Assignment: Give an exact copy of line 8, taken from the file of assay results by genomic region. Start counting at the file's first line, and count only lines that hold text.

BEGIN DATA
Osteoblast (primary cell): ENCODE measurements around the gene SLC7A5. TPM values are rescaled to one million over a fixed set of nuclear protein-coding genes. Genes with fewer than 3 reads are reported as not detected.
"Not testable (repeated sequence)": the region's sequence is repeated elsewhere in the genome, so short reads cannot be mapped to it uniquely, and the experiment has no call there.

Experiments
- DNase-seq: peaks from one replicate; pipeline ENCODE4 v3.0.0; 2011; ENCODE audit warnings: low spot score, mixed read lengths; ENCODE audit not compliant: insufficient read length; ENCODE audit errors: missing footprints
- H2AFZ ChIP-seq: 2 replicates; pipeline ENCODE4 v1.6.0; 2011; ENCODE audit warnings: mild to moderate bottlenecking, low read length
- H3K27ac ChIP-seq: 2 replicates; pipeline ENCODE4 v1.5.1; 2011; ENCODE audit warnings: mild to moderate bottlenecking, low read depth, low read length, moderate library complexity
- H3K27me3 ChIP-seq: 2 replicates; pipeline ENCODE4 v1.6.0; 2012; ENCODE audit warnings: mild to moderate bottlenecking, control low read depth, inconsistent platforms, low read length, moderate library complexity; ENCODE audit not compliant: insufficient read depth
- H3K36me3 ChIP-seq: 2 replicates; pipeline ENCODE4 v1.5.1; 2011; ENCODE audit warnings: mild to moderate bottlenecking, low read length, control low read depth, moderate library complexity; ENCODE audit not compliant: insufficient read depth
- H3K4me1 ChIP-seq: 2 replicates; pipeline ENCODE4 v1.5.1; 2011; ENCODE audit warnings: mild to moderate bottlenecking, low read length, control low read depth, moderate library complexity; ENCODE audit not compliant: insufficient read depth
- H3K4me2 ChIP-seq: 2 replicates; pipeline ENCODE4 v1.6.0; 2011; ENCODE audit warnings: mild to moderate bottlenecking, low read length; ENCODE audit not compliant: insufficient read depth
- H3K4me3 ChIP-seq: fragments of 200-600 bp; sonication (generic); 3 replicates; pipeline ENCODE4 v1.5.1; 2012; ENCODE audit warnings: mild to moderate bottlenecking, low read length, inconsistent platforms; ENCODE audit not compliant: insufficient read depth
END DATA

- H3K36me3 ChIP-seq: 2 replicates; pipeline ENCODE4 v1.5.1; 2011; ENCODE audit warnings: mild to moderate bottlenecking, low read length, control low read depth, moderate library complexity; ENCODE audit not compliant: insufficient read depth